Starring Vincent Price, Carol Ohmart, Elisha Cook, Carolyn Craig, Alan Marshal, Julie Mitchum and Richard Long, this 1959 horror is every bit as outrageous and camp as the title suggests. The premise, in essence, is that Loren, a millionaire, offers five strangers $10,000 each to stay in a haunted house overnight.

Frederick Loren (Vincent Price), an eccentric millionaire, invites five people to a party he is throwing for his fourth wife Annabelle (Carol Ohmart) in an allegedly haunted house he has rented, promising to give each $10,000 with the stipulation that they stay the entire night in the house after the doors are locked at midnight. The guests are test pilot Lance Schroeder (Richard Long), newspaper columnist Ruth Bridges (Julie Mitchum), psychiatrist Dr. David Trent (Alan Marshal) who specializes in hysteria, Nora Manning (Carolyn Craig) who works for one of Loren’s companies, and the house’s owner Watson Pritchard (Elisha Cook). All are strangers to both the Lorens and each other, with their only commonality a desperate need for money. Wikipedia

My first highlight comes in the opening scenes, when the Lorens are having a tense conversation. Frederick is convinced Annabelle has poisoned him:

“Remember the fun we had when you poisoned me?

Something you ate, the doctor said.

Yes, Arsenic on the rocks”


“Don’t Let the ghosts and ghouls disturb you.

Darling, the only ghoul in this house (dramatic pause) is you”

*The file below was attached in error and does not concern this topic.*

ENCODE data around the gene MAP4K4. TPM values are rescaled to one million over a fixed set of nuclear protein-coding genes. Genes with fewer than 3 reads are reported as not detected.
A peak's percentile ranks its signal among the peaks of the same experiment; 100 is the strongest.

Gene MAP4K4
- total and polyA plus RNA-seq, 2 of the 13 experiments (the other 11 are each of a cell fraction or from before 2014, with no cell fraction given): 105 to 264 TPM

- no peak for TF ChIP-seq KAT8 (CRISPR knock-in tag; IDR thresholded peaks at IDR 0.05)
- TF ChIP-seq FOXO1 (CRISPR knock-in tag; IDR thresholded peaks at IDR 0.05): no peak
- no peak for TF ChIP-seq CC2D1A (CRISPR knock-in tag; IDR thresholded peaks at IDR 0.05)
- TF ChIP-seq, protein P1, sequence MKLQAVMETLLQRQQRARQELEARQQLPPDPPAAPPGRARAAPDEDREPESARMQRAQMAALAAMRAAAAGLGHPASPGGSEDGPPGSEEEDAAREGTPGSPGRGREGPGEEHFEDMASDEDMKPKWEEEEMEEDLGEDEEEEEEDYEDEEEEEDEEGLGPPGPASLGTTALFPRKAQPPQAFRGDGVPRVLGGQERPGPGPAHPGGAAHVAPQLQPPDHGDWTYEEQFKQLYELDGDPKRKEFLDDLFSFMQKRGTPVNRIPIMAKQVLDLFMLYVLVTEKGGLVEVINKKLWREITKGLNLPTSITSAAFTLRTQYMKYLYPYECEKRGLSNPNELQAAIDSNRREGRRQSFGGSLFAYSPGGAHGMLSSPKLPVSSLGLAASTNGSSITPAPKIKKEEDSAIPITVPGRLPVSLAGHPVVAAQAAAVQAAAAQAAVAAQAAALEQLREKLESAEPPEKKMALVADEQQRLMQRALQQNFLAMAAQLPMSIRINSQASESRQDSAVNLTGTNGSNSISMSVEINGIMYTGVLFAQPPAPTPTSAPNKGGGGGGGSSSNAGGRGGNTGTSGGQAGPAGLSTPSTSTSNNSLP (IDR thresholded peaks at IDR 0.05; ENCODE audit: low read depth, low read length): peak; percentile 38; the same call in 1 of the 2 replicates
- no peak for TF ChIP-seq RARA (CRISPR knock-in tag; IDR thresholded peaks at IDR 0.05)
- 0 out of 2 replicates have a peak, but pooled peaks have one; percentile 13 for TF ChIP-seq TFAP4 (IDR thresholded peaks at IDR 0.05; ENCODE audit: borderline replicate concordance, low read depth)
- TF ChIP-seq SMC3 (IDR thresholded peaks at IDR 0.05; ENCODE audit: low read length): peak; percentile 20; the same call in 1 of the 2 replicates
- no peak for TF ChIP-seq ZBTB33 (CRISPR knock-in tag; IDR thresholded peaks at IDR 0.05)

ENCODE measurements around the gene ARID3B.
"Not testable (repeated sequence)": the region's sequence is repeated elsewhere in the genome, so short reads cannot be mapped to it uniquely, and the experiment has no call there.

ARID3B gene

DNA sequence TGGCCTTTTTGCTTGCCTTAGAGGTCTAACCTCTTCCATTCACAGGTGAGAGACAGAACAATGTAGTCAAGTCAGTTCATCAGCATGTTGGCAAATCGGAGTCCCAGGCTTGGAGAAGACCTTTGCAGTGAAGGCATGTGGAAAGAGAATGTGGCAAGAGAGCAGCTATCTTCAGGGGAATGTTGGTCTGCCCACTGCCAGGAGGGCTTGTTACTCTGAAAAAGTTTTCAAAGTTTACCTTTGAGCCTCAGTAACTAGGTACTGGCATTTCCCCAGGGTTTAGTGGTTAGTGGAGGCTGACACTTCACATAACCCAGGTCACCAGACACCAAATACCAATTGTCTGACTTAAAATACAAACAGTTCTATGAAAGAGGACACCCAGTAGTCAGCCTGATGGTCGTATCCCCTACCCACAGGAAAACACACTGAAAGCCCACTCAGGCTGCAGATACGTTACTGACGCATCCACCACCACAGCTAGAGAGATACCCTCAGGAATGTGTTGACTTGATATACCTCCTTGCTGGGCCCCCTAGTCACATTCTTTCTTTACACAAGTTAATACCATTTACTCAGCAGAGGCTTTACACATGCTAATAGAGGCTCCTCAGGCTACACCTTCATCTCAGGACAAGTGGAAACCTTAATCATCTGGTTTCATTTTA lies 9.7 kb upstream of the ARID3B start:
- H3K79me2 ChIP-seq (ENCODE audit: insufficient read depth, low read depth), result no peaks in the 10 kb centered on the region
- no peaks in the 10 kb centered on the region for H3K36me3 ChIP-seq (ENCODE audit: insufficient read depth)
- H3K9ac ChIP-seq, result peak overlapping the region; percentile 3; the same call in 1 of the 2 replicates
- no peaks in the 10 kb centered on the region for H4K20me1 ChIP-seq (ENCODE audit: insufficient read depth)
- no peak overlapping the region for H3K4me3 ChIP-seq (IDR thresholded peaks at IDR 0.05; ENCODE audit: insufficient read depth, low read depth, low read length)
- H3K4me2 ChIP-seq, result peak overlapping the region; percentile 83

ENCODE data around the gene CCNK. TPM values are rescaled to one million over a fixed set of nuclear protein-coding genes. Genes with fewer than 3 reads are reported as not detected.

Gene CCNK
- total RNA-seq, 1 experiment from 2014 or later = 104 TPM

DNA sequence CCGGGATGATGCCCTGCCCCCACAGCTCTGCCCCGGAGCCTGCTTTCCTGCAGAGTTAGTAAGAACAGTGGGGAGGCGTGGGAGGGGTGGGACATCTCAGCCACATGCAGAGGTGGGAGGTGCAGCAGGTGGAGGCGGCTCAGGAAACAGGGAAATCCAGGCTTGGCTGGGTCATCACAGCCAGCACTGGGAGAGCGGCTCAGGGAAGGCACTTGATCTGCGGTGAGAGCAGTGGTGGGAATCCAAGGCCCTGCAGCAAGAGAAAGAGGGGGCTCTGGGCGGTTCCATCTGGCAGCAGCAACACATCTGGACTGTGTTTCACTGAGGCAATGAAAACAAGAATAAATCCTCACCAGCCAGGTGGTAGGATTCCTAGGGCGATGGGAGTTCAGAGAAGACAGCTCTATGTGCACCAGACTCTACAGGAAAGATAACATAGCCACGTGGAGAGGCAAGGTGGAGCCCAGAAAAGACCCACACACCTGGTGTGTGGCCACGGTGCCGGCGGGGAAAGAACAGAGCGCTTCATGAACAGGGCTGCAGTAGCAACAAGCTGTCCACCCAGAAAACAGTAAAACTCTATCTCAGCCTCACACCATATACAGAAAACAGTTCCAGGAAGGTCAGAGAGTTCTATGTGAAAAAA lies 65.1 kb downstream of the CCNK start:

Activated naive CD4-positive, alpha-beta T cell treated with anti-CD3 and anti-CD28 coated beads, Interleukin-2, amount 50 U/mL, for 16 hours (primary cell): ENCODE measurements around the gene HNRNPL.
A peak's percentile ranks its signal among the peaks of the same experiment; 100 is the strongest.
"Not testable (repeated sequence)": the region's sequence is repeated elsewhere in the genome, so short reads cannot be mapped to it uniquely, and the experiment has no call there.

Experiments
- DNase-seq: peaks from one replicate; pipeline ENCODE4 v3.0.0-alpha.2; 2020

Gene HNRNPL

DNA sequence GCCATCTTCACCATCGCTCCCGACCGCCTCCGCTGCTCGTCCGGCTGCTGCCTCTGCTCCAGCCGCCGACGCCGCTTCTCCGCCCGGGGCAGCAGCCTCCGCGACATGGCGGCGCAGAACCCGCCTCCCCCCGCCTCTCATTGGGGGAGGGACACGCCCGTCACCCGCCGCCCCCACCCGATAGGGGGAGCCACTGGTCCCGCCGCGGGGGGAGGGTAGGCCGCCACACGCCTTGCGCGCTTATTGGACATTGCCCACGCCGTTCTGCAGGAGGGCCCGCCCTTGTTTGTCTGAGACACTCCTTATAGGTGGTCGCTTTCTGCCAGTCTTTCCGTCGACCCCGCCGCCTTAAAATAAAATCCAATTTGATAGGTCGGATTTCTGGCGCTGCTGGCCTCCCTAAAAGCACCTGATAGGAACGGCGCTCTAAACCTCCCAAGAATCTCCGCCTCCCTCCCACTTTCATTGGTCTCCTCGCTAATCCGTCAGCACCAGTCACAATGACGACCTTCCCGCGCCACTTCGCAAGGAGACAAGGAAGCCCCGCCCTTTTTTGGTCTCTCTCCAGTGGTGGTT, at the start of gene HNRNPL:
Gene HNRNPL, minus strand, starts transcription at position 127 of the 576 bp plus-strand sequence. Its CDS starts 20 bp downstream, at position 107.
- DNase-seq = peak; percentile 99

This movie is replete with such inspired volleys of speech, though the acting itself is either wooden or over the top. House on Haunted Hill has a terrific atmosphere with some great character development. Of course Price carries the film through with his stoic calm presence which never dips into sensationalism.

Something else that director William Castle is great at is imagery. Whether it be a genuinely creepy moment or just an effective dramatic shot, Castle proves with this film that he has an eye for effective photography. This movie is pretty cheesy in its horror imagery, but that’s mainly the third act. In fact, I think the first two-thirds have some pretty creepy moments. Moments like a woman dressed in black jumping out at someone is creepy, and even simple moments like a dead body hung from the ceiling, but instead of seeing the full body we only see the dangling legs. Stuff like that is really effective and memorable. Not just scares, but even basic moments like Vincent Price putting a gun in a coffin or the classic 50’s “dramatic glance”, or even someone just standing in a hallway for just the right amount of time to make it unsettling. Horror Syndicate

William Castle has directed a slightly creepy but clearly classic horror film in The House on Haunted Hill. I recommend it to you in isolation, looking for something thrilling and well made, but not too complex to follow.